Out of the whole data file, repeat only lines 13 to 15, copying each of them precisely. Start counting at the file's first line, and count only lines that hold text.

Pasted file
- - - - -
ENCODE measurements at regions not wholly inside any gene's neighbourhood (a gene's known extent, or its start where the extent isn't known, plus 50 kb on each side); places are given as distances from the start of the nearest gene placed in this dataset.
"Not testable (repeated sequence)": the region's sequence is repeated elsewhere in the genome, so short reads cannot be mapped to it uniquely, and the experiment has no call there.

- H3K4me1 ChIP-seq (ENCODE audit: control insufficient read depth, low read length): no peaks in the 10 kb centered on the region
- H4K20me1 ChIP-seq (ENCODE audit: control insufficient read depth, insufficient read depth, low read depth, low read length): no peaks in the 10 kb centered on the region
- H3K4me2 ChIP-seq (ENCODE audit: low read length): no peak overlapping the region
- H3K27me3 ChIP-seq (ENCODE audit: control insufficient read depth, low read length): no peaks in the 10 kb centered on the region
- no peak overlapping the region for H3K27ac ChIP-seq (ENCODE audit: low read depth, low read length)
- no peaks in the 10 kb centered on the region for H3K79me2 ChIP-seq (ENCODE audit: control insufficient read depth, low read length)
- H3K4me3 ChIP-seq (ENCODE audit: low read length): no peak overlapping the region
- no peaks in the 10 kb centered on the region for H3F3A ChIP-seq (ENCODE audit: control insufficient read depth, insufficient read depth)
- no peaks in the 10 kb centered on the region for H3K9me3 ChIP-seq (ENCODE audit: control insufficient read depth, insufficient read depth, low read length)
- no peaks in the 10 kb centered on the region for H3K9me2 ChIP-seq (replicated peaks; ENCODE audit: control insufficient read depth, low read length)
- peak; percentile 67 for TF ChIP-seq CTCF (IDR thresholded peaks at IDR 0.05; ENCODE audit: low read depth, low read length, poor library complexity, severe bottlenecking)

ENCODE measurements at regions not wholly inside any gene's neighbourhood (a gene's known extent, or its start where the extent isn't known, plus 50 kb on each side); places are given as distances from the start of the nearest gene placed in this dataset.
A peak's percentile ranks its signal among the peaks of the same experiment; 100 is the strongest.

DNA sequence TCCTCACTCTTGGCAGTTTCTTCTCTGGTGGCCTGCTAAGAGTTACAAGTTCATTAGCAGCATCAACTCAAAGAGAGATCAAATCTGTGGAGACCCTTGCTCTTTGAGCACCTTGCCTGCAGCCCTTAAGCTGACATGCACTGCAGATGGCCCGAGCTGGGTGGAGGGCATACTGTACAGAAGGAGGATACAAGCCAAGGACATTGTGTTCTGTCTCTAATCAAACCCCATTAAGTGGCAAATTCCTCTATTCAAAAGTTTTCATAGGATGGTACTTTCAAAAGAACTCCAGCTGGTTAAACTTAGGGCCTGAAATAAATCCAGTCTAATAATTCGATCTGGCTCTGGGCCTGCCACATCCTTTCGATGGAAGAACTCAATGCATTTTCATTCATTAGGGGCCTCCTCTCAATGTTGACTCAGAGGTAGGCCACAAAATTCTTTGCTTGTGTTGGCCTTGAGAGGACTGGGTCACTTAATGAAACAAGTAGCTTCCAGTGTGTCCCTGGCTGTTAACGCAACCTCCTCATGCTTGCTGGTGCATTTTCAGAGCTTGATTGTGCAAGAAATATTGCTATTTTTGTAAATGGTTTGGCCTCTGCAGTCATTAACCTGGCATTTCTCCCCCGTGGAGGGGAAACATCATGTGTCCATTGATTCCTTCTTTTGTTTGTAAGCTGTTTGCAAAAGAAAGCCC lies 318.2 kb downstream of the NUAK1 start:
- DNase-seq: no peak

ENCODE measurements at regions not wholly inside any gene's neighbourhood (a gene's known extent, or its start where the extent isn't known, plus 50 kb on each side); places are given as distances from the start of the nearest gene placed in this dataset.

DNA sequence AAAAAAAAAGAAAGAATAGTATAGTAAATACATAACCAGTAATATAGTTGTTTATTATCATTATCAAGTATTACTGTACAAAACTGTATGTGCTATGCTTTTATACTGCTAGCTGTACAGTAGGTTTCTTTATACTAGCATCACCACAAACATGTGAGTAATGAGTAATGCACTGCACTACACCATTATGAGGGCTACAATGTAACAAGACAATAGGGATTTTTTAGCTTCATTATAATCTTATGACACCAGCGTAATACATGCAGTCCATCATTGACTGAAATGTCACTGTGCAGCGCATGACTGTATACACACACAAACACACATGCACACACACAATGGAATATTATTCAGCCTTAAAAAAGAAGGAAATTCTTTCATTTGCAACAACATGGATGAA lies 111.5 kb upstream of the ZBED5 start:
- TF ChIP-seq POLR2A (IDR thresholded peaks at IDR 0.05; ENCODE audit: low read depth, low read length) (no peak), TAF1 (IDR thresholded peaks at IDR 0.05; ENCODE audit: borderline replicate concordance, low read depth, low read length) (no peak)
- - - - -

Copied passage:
- peak; percentile 67 for TF ChIP-seq CTCF (IDR thresholded peaks at IDR 0.05; ENCODE audit: low read depth, low read length, poor library complexity, severe bottlenecking)

ENCODE measurements at regions not wholly inside any gene's neighbourhood (a gene's known extent, or its start where the extent isn't known, plus 50 kb on each side); places are given as distances from the start of the nearest gene placed in this dataset.
A peak's percentile ranks its signal among the peaks of the same experiment; 100 is the strongest.